Jeffry Netter was going to be an astronomer.
That was the goal until he took his first physics class, anyway.
On to the next thing: economics.
But in his Intro to Economics course, he didn’t study enough and got a C. His professor told him that he really deserved a C-minus, but Northwestern didn’t give pluses and minuses.
It all changed for Netter — Josiah Meigs Professor, Georgia Bankers Association Chair, and head of Terry’s Department of Finance — when he took intermediate microeconomics. Microeconomics focuses on how the behavior of individuals, incentives, and their choices affect and are affected by resources. A people person to his core, Netter knew he’d found his niche.
What do you wish people knew about our economic system and their place in it?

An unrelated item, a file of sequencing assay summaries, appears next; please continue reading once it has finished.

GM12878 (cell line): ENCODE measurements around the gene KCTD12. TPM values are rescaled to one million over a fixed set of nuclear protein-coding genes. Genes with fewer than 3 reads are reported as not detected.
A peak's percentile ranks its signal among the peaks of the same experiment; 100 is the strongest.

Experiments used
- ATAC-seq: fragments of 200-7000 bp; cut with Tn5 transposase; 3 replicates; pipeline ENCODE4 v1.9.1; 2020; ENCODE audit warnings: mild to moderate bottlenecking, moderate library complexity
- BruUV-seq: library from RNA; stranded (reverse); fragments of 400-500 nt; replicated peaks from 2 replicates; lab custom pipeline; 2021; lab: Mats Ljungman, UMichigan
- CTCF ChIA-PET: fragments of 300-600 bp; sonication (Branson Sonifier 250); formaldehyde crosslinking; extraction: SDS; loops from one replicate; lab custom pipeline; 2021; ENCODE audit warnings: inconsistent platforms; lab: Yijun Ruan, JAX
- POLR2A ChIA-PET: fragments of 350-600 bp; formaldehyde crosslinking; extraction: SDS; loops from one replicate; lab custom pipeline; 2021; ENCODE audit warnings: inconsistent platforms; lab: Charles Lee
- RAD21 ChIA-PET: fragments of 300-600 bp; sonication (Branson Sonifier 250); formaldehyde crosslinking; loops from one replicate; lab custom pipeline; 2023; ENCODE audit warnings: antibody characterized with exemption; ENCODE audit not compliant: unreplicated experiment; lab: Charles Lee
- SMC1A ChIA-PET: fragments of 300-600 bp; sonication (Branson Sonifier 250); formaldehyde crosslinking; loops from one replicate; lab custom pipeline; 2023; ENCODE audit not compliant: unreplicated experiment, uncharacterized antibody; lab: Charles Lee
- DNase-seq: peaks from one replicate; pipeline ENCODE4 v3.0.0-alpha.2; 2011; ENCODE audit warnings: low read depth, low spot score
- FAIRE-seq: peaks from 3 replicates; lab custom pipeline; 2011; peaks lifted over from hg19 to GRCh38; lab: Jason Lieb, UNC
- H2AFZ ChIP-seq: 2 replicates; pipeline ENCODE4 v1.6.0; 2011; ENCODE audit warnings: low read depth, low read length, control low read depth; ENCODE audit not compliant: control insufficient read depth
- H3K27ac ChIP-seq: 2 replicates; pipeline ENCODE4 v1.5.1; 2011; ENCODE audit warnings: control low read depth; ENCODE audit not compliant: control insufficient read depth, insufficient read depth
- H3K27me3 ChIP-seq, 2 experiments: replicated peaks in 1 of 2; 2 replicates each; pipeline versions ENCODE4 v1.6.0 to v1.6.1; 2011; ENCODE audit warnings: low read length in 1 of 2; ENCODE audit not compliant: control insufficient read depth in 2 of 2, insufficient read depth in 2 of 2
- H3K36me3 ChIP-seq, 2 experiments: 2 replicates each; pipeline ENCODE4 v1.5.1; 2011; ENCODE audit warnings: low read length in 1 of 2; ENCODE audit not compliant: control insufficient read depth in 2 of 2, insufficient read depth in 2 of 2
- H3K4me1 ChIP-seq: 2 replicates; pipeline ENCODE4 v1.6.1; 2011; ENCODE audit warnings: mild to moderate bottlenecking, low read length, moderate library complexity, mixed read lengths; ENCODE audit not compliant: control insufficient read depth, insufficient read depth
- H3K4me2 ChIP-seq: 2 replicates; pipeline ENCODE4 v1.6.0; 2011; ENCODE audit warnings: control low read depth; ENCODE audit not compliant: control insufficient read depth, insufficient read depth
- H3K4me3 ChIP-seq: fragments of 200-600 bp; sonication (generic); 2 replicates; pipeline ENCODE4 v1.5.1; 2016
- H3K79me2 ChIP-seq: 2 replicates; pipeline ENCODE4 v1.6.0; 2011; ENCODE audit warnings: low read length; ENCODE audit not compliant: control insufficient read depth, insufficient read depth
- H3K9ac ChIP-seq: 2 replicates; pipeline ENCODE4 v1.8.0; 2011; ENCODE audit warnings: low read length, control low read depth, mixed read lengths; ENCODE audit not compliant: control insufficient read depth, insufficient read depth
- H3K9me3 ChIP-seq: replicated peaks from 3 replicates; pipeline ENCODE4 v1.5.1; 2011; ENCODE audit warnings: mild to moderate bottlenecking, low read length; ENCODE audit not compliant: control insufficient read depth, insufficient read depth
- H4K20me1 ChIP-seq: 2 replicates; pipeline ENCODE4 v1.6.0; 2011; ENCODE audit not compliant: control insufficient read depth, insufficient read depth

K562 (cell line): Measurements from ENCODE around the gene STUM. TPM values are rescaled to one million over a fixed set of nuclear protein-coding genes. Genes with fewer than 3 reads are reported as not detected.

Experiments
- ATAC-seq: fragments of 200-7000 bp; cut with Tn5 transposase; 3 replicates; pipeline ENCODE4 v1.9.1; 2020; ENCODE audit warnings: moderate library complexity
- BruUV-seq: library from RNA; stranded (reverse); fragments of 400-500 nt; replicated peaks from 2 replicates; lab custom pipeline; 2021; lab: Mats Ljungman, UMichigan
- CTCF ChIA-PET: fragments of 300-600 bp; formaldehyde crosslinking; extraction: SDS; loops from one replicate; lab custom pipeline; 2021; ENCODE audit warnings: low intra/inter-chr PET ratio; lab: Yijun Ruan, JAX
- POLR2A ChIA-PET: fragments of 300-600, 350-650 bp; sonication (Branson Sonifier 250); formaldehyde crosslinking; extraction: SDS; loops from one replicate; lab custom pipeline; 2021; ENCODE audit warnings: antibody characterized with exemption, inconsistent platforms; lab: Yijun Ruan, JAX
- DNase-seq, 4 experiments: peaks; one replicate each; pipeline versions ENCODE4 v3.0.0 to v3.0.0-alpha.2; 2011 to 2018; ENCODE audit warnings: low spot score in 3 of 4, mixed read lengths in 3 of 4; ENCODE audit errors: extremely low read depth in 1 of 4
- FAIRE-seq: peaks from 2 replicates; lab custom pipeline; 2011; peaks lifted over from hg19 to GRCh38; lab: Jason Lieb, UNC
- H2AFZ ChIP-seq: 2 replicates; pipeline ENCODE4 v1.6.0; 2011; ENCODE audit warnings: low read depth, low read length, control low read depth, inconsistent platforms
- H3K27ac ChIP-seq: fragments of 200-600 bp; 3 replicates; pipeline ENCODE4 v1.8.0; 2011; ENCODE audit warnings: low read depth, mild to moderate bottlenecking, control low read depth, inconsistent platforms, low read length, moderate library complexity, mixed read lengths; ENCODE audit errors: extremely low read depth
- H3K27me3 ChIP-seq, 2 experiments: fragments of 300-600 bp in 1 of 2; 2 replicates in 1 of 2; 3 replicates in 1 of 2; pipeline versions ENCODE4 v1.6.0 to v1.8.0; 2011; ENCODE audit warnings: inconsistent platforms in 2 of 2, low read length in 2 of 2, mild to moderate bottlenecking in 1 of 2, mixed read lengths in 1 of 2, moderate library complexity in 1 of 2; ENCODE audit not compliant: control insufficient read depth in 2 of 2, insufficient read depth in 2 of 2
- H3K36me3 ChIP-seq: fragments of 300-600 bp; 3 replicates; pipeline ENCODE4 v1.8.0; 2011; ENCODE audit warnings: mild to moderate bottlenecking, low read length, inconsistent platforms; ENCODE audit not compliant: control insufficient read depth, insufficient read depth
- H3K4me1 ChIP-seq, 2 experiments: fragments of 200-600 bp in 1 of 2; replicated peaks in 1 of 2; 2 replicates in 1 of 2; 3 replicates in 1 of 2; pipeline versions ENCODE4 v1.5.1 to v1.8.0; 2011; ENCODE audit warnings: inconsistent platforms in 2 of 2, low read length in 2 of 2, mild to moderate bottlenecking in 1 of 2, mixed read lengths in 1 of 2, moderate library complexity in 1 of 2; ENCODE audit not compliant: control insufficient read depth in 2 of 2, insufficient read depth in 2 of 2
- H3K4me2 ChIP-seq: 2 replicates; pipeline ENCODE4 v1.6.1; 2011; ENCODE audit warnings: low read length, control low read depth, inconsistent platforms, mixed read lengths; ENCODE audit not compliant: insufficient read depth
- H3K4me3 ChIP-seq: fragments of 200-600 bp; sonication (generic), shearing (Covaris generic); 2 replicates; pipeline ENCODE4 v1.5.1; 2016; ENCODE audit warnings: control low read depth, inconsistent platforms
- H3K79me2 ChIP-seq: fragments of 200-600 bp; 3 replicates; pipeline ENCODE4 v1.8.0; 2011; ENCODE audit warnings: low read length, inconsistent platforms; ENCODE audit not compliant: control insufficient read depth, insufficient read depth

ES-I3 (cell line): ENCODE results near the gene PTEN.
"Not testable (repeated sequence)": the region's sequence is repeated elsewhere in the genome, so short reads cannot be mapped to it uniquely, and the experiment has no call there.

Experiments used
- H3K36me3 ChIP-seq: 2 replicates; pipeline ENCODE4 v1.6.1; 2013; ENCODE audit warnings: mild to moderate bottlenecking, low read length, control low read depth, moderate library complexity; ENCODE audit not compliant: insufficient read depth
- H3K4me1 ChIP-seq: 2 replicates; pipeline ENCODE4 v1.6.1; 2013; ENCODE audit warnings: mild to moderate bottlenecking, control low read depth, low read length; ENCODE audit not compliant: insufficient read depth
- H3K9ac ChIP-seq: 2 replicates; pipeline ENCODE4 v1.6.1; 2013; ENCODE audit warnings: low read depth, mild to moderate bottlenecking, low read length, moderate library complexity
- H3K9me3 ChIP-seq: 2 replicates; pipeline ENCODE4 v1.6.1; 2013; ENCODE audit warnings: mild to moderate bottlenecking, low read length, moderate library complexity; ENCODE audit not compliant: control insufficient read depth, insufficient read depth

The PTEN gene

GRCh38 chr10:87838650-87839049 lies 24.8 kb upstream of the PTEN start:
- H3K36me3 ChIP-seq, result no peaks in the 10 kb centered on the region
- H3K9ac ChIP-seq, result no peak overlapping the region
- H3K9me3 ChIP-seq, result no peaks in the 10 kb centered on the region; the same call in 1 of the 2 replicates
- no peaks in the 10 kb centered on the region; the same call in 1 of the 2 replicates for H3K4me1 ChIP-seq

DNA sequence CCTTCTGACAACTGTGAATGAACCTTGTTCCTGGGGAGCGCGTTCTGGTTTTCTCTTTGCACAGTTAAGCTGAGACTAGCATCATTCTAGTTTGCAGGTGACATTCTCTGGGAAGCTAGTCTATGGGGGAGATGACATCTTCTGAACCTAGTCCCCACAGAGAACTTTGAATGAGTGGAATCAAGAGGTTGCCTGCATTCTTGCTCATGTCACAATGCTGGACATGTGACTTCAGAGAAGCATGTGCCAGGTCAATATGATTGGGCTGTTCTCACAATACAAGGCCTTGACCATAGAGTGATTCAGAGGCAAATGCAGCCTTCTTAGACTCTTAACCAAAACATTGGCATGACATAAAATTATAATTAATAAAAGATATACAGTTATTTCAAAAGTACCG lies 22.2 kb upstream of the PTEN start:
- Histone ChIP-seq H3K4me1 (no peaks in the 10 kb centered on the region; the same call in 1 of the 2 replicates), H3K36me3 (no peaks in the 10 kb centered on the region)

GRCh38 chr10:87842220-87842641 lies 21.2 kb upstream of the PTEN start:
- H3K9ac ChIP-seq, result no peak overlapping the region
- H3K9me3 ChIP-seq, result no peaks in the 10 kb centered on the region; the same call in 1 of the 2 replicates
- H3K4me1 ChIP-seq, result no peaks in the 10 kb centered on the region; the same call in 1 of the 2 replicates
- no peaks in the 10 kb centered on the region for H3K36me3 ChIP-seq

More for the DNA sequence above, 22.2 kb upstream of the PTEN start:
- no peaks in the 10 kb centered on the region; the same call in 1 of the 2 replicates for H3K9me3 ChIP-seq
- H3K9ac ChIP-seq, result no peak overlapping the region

Economics is not simple. It’s complicated, and it is much easier to criticize than provide a different plan.
In my capitalism class, it is important to understand the ideas about capitalism and its causes and effects as it developed. Knowing these arguments has a practical effect today, as they can provide guidance on analyzing all sorts of business, social, and life issues.
What do you hope students come out of your class having learned?
F. Scott Fitzgerald is quoted as having said, “The test of a first-rate intelligence is the ability to hold two opposing ideas in mind at the same time and still retain the ability to function.”
That’s my goal for students. To really be informed in their views, they have to be skeptical of what they see and hear.
I want them to see and understand — but not necessarily adopt — different views. If an individual cannot make the opposite argument to what they believe, they do not really understand their position.